China stimulus to provide ‘modest boost’ to property sales: BNP Paribas

China’s latest attempts to prop up its stalling property market is expected to provide a “modest boost” to property sales, according to BNP Paribas. Last week, The People’s Bank of China (PBOC) announced that it is setting up a Rmb300 billion ($42 billion) fund of relending to support local governments and banks for the purchases of unfinished homes, in order to then provide as low cost housing when finished. 

The relending rate would be 1.75%, and banks usually add a reasonable premium on top of that, so the overall lending rate should be above 2%, according to BNP Paribas. In addition, the amount of relending would cover 60% of the loan principle, rather than 100%.

Although a welcome boost to remedy a stalling property market where there are millions of unfinished homes, it is likely to be a slow burn in terms of turning around sentiment. The importance and dominance of the property market for the Chinese market is unlikely to go away any time soon. Several huge Chinese property companies have come close to the brink in the last 12 months. For example, Evergrande was placed into liquidation by a Hong Kong court. 

Senior market economists and strategists at BNP Paribas said in a report: “In terms of property sales volume, we expect the y/y (year on year)  decline to narrow to 10% in the rest of the year, after official statistics showed a 20.2% y/y fall in January-April. On one hand, the base effect will turn more favourable. On the other, the stimulus package is likely to provide a modest boost to property sales. The experience of cities that eased property policy in the past year suggests sales often pick up for a few months after the relaxation.”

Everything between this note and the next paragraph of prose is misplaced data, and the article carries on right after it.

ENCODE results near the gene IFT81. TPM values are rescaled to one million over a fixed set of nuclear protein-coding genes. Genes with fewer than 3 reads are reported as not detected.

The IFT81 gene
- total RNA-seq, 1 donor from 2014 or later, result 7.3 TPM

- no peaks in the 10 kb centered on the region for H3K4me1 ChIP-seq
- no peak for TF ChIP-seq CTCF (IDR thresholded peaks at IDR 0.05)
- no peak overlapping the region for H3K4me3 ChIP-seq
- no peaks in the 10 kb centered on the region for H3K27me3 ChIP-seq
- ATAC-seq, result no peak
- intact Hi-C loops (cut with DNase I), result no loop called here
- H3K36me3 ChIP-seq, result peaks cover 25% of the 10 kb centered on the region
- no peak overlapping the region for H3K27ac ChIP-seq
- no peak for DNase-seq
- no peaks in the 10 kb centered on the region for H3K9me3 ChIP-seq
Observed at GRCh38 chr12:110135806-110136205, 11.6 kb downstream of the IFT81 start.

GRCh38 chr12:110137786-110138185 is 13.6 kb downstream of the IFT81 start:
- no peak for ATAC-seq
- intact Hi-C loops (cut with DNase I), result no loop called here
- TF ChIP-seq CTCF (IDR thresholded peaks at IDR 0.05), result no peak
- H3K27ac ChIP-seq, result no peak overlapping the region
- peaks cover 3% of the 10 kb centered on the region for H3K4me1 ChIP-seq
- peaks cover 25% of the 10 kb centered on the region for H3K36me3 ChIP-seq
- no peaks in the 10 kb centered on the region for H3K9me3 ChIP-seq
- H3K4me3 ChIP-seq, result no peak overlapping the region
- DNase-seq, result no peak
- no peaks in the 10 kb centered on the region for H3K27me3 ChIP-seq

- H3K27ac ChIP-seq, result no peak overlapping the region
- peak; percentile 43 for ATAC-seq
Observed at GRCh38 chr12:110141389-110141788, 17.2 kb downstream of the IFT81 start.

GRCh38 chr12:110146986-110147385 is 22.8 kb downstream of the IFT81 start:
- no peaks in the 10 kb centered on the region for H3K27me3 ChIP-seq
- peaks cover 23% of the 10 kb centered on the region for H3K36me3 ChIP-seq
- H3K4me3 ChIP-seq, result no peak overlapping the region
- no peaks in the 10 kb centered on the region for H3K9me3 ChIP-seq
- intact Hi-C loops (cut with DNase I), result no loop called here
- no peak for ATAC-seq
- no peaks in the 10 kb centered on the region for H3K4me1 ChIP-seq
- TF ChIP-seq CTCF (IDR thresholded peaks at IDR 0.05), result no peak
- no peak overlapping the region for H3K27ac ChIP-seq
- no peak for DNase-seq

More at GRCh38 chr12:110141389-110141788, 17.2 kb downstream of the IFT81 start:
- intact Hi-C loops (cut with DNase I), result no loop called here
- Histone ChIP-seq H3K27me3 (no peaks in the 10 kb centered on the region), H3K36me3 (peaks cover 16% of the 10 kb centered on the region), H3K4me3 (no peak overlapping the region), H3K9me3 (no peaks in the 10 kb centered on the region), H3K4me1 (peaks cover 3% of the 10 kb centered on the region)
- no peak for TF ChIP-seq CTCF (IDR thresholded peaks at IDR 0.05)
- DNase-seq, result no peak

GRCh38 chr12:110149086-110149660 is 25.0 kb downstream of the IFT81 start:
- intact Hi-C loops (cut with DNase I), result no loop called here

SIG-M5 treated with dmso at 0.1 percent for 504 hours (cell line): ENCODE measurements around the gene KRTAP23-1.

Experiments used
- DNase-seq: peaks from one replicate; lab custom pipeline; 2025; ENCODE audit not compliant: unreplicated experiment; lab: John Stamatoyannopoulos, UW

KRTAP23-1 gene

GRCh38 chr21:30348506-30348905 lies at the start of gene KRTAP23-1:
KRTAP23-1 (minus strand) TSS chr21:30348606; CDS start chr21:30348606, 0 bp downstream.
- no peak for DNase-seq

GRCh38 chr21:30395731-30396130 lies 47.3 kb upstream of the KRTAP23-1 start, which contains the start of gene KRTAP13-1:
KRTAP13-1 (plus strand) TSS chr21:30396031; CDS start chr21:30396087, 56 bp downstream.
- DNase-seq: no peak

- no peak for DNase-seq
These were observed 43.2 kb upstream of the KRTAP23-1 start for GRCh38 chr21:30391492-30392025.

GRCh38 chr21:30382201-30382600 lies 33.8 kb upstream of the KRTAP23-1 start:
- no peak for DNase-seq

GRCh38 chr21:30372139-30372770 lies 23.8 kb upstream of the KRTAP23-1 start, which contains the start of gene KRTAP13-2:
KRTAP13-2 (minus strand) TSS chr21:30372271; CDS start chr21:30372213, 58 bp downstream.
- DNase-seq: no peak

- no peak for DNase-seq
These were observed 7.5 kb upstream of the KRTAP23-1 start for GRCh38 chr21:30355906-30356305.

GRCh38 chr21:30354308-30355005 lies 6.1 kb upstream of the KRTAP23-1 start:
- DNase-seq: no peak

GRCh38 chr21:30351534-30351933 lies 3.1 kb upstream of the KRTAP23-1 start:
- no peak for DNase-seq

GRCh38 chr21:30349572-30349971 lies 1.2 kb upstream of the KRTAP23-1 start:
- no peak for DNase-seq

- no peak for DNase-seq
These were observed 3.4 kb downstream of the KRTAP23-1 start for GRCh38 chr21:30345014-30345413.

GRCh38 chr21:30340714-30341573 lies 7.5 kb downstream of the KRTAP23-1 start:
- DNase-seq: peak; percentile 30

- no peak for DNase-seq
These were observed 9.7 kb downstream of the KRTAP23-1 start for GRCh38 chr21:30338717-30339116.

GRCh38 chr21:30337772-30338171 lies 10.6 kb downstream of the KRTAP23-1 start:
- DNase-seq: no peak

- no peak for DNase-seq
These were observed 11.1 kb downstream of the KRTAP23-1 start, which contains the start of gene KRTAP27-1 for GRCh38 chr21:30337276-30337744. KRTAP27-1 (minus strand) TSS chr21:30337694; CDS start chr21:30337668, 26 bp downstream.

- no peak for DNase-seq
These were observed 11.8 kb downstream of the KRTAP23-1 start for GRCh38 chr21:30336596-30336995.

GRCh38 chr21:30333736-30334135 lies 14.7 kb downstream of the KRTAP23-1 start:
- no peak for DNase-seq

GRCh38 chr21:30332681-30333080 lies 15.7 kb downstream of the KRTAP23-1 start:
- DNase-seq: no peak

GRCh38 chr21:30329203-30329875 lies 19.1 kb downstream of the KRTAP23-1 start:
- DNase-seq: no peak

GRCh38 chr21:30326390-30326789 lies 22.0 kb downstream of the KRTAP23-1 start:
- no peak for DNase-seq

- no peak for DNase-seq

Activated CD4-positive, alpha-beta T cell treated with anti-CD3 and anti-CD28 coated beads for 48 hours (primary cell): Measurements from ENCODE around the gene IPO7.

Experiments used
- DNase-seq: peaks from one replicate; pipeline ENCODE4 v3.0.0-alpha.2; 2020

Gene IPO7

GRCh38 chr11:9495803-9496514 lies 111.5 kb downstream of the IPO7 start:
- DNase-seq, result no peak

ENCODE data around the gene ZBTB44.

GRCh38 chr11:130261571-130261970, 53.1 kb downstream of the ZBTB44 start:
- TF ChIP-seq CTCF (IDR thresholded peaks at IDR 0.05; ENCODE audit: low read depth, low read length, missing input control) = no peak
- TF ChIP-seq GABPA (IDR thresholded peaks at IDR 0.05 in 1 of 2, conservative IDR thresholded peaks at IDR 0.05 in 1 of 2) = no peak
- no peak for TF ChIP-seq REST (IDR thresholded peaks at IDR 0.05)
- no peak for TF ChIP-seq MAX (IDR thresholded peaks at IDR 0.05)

For 2025, BNP Paribas’s analysis said the the chance of sales continuing to decrease “looks low” after factoring a projection of 14.2% y/y decrease in 2024, meaning sales in 2022-2024 cumulatively decline by about 40% from the peak in 2021. In addition, if current stimulus fails to stem the property slump, policymakers are likely to respond with more easing measures, the bank’s analysts said.

Amid a “fundamental shift” in demand-supply balance, the bank doesn’t think sales will rebound forcefully next year. For property investment, which is “most relevant” to GDP growth, BNP Paribas expects the decline to continue, not just for the remainder of this year, but into 2025 as well (a 12% fall this year and 9% next). In China, pre-sales remain the dominant sales model, with around a 80% market share.

The bank explained that thsi means property investment is a lagging indicator of sales, new starts and land purchases. Since 2022, the drop in the latter three indicators have been much steeper than investment.  

Property prices have tended to lag property sales volumes by three to 10 months. However,  inventories in both primary and secondary markets are now a lot higher than in past property downcycles — as a result BNP Paribas belives that the lag might be longer than before.

Assuming property sales volumes reach a bottom this year, then a bottom for property prices might be reached in H2 next year, the bank said. 

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